Is Silicon Valley’s Golden Age Coming To An End? | Technology sector


Big layoffs at Snapchat, dramatic valuation declines at Meta and Apple, and hiring freezes at other big tech companies have given new fuel to the familiar question: Is Silicon Valley’s golden age coming to an end?

The answer, experts say, is complex. The tech industry has been booming for some time in recent years due to the pandemic that has brought most of the world online and the demand for tech services has increased. That boom — and the high salaries and office benefits that came with it — appears to be slowing.

“This party can’t go on forever,” said Margaret O’Mara, a professor at the University of Washington and author of The Code: Silicon Valley and the Remaking of America. “In many ways, we’re getting back to normal after a big run where everything was dominant.”

Those trends have been exacerbated by the Great Global Recession — to which the tech world is no exception, she added. The Federal Reserve has tripled interest rates by 2022, and more hikes are expected.

The previous low-interest environment fueled technological growth, helping to create a lineup of “unicorns” – companies valued at more than $1 billion. Notable examples include Airbnb and Uber – valued at $47bn and $82bn in their respective public offerings. But when interest rates change, Omar said, “there’s less money going around” and investors are going to deploy money “more judiciously.”

“Some investors will still have money, but during this kind of turmoil the deal flow slows down,” she said.

Its rapid growth has been fueled by a series of high-profile cautionary tales, from WeWork’s decline to the collapse of Theranos, a blood-testing company that gained popularity in the hot press and eventually reached a valuation of more than $1. bn before the claims were proven to be untrue.

Stories like these, along with increased scrutiny of the tech industry over the past decade — including the whistleblower revelations at Facebook and public statements by tech executives in Congress. They are rocking the image of Silicon Valley. Even some of his vocal champions, including former President Barack Obama, seem to be reconsidering. Obama in 2011 He used Facebook extensively in his 2008 campaign and praised the company in his 2011 State of the Union address, but denounced its role in the spread of disinformation, particularly around elections, in a recent speech at Stanford University.

“One of the biggest reasons for the weakening of democracy is the profound changes that are taking place in the way we communicate and use information,” Obama said.

Lawmakers and US federal agencies have now jumped into the fray. With growing action from the Federal Trade Commission (FTC) and legislation looming from Congress, Big Tech may face its biggest roadblock yet.

Public perception of technology has also changed, with 68% of Americans believing technology companies have too much power and influence in the economy – up from 51% in 2018.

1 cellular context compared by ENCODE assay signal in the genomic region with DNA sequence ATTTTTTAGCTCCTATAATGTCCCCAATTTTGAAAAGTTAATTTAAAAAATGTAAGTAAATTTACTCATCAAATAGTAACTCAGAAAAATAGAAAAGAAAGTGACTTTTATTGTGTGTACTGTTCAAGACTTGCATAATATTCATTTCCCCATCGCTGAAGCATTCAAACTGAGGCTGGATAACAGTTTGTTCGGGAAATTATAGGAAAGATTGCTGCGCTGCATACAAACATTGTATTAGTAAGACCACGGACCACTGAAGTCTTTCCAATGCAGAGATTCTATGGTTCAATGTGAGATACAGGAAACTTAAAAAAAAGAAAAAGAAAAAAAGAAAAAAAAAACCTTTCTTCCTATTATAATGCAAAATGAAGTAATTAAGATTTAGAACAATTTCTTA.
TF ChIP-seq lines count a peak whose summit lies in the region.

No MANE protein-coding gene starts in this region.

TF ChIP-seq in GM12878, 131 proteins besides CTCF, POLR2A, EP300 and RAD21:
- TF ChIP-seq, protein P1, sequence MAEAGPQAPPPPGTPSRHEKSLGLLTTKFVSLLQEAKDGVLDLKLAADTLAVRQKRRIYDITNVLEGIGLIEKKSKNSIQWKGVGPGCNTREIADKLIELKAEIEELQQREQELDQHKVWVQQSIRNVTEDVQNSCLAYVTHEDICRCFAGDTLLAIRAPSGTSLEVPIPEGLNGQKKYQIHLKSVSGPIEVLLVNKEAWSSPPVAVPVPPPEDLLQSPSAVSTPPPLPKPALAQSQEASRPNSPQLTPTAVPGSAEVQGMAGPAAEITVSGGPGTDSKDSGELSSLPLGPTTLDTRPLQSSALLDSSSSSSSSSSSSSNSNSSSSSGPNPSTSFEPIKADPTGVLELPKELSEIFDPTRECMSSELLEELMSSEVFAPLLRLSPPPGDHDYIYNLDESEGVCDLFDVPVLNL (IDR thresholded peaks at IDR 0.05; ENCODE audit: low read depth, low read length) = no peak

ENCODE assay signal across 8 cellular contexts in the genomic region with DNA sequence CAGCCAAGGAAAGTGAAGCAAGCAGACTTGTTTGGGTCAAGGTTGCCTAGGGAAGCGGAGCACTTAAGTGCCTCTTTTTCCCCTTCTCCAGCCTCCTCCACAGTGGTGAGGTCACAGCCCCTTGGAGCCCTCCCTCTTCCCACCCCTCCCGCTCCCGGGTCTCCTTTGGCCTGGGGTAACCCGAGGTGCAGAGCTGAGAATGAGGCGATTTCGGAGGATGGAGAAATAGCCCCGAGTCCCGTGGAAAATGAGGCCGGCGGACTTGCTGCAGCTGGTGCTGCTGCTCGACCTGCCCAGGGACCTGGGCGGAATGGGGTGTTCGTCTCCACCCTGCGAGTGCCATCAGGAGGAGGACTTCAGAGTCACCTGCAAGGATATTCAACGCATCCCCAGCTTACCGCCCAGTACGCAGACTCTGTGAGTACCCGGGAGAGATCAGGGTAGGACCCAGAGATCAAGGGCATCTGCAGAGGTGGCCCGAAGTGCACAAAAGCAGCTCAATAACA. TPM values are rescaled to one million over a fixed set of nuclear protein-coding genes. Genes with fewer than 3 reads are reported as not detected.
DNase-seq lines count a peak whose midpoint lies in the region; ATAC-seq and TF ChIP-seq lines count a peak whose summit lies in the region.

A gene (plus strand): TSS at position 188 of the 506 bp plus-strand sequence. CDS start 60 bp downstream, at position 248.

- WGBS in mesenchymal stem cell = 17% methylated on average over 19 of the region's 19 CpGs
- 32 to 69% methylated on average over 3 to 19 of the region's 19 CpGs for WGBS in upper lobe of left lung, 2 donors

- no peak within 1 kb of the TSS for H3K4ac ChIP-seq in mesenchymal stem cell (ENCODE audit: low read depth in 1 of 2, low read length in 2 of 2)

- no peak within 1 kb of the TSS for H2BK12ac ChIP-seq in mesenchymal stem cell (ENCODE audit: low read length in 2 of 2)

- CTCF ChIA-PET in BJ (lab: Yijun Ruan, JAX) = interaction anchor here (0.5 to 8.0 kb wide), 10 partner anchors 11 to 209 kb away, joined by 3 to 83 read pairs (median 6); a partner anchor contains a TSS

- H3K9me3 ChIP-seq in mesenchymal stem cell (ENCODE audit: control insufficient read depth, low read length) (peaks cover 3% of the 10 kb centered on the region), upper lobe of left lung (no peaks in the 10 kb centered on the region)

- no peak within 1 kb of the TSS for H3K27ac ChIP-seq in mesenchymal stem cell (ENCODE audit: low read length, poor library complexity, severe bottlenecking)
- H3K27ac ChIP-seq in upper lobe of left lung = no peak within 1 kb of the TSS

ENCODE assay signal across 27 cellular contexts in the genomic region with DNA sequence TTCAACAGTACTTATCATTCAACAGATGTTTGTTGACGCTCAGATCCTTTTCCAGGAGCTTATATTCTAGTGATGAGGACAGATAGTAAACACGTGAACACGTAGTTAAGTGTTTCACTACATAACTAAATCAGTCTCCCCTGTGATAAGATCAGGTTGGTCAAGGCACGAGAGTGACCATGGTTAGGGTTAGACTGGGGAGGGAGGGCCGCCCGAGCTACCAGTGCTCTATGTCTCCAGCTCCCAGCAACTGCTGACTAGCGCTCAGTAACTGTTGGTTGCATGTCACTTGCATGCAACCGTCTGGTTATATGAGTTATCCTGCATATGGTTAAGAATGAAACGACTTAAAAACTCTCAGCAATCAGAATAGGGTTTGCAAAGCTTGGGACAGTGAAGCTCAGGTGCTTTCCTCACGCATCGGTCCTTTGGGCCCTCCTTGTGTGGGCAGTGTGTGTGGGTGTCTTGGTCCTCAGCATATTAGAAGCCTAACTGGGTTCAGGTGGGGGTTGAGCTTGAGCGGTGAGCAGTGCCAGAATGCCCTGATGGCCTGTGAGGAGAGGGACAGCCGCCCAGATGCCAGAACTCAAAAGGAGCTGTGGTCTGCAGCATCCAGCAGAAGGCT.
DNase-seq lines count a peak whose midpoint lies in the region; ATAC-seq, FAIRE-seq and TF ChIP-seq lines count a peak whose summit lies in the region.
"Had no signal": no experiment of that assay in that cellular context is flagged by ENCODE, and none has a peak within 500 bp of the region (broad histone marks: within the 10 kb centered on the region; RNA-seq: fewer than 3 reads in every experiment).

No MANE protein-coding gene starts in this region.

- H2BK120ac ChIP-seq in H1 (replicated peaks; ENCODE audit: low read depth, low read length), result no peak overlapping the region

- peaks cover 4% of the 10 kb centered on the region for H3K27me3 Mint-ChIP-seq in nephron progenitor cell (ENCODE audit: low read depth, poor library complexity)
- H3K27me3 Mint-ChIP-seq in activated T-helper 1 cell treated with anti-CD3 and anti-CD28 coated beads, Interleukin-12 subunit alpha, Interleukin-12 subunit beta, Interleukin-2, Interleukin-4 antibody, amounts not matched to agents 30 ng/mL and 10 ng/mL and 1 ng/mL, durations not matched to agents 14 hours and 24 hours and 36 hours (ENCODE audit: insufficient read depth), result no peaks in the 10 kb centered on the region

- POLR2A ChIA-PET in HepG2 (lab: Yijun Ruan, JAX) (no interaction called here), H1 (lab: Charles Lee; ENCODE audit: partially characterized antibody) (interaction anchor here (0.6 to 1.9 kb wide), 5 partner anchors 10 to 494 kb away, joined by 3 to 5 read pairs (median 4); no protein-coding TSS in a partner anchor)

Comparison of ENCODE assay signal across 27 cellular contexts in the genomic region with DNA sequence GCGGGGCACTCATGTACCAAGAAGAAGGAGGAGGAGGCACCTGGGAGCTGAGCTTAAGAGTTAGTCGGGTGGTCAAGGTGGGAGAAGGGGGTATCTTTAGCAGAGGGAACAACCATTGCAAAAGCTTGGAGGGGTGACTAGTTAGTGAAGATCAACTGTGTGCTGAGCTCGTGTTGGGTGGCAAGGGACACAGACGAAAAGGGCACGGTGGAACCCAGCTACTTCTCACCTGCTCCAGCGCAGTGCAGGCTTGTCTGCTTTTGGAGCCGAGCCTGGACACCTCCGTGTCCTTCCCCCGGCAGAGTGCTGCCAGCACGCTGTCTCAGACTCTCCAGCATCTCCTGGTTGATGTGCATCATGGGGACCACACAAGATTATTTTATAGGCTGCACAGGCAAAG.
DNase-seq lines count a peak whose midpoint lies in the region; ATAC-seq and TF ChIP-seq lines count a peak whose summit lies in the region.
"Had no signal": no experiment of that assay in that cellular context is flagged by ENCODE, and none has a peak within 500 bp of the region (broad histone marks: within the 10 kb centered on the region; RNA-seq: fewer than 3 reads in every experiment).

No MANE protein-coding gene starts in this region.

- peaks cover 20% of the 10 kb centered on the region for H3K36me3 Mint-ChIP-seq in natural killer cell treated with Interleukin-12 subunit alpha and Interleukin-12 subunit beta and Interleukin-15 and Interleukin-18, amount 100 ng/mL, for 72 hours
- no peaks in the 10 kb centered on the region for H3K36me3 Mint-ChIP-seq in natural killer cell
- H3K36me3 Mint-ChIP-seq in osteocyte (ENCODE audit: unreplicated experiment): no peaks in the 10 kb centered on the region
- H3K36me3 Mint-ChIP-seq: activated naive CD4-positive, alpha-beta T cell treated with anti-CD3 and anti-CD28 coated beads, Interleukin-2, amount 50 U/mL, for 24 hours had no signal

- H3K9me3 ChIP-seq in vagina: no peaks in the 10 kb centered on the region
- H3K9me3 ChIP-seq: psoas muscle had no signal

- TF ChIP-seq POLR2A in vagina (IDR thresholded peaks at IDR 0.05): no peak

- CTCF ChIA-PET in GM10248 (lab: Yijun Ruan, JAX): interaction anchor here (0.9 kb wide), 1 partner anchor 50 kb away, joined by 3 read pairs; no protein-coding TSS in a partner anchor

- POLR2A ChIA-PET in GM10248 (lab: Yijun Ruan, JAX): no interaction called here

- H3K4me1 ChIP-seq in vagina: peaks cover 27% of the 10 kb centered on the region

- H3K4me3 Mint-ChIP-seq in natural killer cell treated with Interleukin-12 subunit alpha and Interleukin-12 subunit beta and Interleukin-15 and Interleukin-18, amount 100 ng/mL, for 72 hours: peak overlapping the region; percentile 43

“Americans don’t like big things — people worry about concentrated power,” O’Mara said. “Nobody can be a golden boy and become a $2tn company. It’s part of the life cycle.”

Silicon Valley expands from California.

The geography of Silicon Valley is also changing, experts say. A catch-all term for the area south of San Francisco, the Valley has been cementing itself as a center of innovation in folk music for nearly a century. U.S. military operations began to emerge as a technology center beginning around the 1930s when they established research contract sites, a trend that continued into the private sphere over the next few decades.

But the tech industry is expanding far beyond California’s Bay Area — a trend accelerated by the pandemic. In the year In 2021, electric car company Tesla moved its headquarters to Austin, Texas, following similar moves by other tech companies like Oracle and Hewlett-Packard.

Brent Williams, who works at Michael Page’s recruitment agency, says this has also been reflected in hiring, resulting in what the industry calls a “venture capital winter”.

“Covid has changed the whole game,” he said. “It’s become very competitive for companies to find talent because they’re not just going to people in the Bay Area, they’re going to everyone in the United States.”

This trend, coupled with increased work-from-home policies, was alarming before the pandemic — with tech companies investing billions in their sprawling campuses to provide workers with things like transportation to and from work and on-site meals.

‘The ghost story of the industry has been written prematurely’

“Silicon Valley is incredibly resilient,” said Nicholas A. Blue, a Stanford economics professor, despite the growing list of roadblocks. In the year He said it had weathered “many cycles” including collapses in 2001 and 2008 and recovered each time.

“Although some companies are migrating from home and abroad due to globalization, Silicon Valley is still ground zero. There is no other area in the industry that even comes close to its prominence,” he said.

In fact, O’Mara said, we’re unlikely to see much change from the valley’s legacy or physical location in the heart of the bay.

“The Bay Area and San Francisco have strong pull and unique qualities that are hard to replicate elsewhere,” she said. “There’s a reason people come there to live – they want to be there.” This is true even as California faces a housing crisis, with workers flocking to cheaper states.

She added: “The industry’s ghost story has been prematurely written a few times. “It may be the end of an era for Silicon Valley, but it may not be the end of Silicon Valley.”



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